What is a Dental Emergency?
Sometimes it is hard to tell if something is a dental emergency or not. How do you know when it is time to take emergency action? Here are some reasons to contact your dentist for emergency treatment:
Bleeding from the mouth
Loose teeth (not including primary teeth)
If you’ve been hit in the face or mouth
Swelling in the facial or mouth area
Bulges, swelling, or knots in the gums
Extreme pain caused by hot or warm food and beverages
Severe sensitivity to cold
Painful to breathe in air
Pain in a tooth when biting down
Are you in pain? Call us at (503) 649-5665
How Do You Prevent Dental Emergencies?
Dental emergencies happen. We know that it can be impossible to prevent every accident and every possible cause for a dental emergency. However, here are some tips that can help avoid an emergency visit to the dentist’s office.
Wear mouth protection during sports activities – especially those that include contact sports and hard surfaces
Schedule routine dental checkups regularly to allow the dentist to spot any issues that can be addressed before they become a dental emergency
Follow a rigorous and consistent oral hygiene routine that includes brushing the teeth at least twice a day and flossing the teeth daily.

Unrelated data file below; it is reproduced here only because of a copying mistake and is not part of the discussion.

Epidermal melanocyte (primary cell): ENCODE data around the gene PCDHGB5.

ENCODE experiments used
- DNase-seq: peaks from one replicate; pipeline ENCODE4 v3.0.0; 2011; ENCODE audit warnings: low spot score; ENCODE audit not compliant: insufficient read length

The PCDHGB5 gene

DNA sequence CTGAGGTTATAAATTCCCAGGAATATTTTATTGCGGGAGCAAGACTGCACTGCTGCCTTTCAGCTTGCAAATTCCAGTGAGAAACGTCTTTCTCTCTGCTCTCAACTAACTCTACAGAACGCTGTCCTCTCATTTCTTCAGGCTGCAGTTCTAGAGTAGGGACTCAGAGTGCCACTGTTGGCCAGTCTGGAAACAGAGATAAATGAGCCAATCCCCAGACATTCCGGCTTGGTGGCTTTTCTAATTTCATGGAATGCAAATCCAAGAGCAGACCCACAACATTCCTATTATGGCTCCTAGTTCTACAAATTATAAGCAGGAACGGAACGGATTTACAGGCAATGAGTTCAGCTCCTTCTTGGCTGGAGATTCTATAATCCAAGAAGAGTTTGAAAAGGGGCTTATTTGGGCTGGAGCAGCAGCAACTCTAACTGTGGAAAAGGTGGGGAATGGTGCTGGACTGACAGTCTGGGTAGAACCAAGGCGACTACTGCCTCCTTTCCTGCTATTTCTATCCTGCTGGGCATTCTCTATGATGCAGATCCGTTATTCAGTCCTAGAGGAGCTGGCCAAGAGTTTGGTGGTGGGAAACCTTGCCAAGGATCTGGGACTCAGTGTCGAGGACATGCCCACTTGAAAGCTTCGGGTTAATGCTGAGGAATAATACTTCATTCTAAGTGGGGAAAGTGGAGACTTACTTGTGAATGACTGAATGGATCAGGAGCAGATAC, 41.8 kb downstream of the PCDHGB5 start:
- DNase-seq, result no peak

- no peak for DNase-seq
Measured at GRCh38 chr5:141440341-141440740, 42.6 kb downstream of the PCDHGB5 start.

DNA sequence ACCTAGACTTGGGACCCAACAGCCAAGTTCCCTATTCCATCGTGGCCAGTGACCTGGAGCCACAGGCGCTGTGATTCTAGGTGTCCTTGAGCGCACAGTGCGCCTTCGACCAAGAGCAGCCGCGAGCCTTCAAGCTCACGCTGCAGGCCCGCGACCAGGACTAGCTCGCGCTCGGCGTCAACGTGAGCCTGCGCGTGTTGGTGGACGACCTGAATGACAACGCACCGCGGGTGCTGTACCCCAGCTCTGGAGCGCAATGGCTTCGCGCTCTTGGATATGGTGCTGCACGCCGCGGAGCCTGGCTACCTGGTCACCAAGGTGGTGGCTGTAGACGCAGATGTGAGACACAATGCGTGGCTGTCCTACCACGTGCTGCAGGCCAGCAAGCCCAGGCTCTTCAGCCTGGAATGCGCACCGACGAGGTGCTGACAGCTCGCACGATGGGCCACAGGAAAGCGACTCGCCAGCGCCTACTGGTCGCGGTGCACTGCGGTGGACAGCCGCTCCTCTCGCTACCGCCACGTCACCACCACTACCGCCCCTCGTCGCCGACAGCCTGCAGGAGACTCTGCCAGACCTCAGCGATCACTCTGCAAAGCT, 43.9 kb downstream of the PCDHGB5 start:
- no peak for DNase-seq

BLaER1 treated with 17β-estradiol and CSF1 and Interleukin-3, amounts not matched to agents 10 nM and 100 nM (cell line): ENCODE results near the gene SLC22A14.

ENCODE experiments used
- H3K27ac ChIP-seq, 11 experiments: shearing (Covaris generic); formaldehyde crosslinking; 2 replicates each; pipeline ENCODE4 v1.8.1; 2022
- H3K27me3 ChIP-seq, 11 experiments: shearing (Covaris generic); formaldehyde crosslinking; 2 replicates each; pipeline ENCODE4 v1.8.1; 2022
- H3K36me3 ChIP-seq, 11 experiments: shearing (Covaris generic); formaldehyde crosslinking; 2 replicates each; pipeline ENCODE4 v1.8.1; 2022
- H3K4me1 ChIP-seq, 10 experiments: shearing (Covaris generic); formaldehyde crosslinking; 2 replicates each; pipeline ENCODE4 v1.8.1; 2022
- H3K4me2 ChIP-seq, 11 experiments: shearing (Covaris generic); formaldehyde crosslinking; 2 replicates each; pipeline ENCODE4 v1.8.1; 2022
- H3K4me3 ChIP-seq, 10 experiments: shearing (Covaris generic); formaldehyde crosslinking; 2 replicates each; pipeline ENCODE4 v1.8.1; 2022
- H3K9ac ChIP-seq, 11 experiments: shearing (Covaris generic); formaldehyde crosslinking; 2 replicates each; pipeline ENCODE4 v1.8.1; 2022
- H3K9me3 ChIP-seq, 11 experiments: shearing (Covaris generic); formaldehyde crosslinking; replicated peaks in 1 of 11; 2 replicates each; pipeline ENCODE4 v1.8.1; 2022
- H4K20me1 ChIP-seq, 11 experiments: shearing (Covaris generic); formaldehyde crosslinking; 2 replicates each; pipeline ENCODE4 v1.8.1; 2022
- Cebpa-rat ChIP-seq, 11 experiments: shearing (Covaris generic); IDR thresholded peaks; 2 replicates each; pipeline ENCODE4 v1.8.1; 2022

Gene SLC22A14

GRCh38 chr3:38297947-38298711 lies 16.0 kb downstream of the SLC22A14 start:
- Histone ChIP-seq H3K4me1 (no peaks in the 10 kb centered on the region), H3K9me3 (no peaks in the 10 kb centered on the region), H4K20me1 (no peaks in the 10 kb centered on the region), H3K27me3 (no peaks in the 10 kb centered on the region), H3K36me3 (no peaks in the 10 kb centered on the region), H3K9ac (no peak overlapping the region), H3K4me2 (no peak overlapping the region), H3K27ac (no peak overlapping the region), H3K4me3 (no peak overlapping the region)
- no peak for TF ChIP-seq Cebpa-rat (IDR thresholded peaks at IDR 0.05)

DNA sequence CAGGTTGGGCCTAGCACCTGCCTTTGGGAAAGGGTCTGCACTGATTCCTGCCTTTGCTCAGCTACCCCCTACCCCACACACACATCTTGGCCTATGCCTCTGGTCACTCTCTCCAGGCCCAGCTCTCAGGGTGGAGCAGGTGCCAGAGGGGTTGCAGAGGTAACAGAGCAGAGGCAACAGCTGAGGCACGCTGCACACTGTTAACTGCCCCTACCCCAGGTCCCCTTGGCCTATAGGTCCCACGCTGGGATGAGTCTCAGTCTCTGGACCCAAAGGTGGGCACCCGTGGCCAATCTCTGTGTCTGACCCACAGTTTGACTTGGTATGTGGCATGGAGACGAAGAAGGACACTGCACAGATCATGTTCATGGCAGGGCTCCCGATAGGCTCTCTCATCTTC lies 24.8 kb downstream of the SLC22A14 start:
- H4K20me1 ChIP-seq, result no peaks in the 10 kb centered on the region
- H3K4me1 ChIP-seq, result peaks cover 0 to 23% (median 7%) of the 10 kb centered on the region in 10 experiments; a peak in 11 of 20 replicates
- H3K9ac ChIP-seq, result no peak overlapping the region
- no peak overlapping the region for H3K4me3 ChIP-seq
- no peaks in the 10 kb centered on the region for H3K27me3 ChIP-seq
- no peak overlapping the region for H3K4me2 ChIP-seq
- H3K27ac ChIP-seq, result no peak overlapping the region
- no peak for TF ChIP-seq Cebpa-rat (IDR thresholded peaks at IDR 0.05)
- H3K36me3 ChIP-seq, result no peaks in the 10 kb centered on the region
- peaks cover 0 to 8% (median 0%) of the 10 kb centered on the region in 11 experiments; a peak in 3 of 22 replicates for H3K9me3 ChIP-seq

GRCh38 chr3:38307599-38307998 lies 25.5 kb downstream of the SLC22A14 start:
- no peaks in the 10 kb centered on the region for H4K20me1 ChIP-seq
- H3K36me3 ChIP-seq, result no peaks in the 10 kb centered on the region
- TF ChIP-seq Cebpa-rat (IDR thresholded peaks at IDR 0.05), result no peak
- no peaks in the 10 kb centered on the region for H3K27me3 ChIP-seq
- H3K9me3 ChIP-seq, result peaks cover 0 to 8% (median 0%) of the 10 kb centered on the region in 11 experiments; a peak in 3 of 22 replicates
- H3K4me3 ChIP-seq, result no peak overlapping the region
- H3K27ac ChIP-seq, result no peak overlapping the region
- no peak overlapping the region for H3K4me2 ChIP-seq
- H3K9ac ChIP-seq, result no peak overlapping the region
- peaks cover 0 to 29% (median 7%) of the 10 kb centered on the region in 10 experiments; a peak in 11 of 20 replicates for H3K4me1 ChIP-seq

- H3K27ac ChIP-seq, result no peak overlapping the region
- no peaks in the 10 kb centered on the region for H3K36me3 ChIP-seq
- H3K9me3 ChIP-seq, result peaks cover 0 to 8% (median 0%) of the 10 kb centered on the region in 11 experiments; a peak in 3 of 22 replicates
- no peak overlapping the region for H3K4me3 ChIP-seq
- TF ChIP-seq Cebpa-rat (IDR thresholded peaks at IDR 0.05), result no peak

Do not chew ice, popcorn kernels or hard candy (these can all crack a tooth)
Never use teeth to cut things. Always use scissors.
What if a Dental Emergency Occurs?
If you suspect a dental emergency, call our office. When you call us, describe the symptoms in as much detail as possible. This will help us determine if you are experiencing a dental emergency.
Here are some tips for handling common dental emergencies:
This is only a major concern for permanent teeth. Place the tooth (or teeth) back in the mouth without interfering with the tooth’s root if possible. If not, place the tooth between the cheek and gums or in a glass of milk until you can get to your dentist’s office. The sooner you can get to the dentist’s office, the more likely the dentist will be able to save the tooth and reinsert it. Be sure to not wipe the tooth off as it may have part of the tooth’s root attached. You want to keep all aspects of the tooth in order to have more success for reinsertion.
Rinse the mouth with warm water (or a warm salt water solution). Use dental floss to gently floss the area and remove any food that may be stuck between the teeth. For severe discomfort, ibuprofen or motrin can be taken.
Biting tongue or lip:
If you bit your tongue, lip or cheek rinse the area out with warm water to help clean the area. Use a cold compress on the area to reduce pain or swelling. If bleeding cannot be controlled, go to the emergency room or schedule an appointment to us immediately.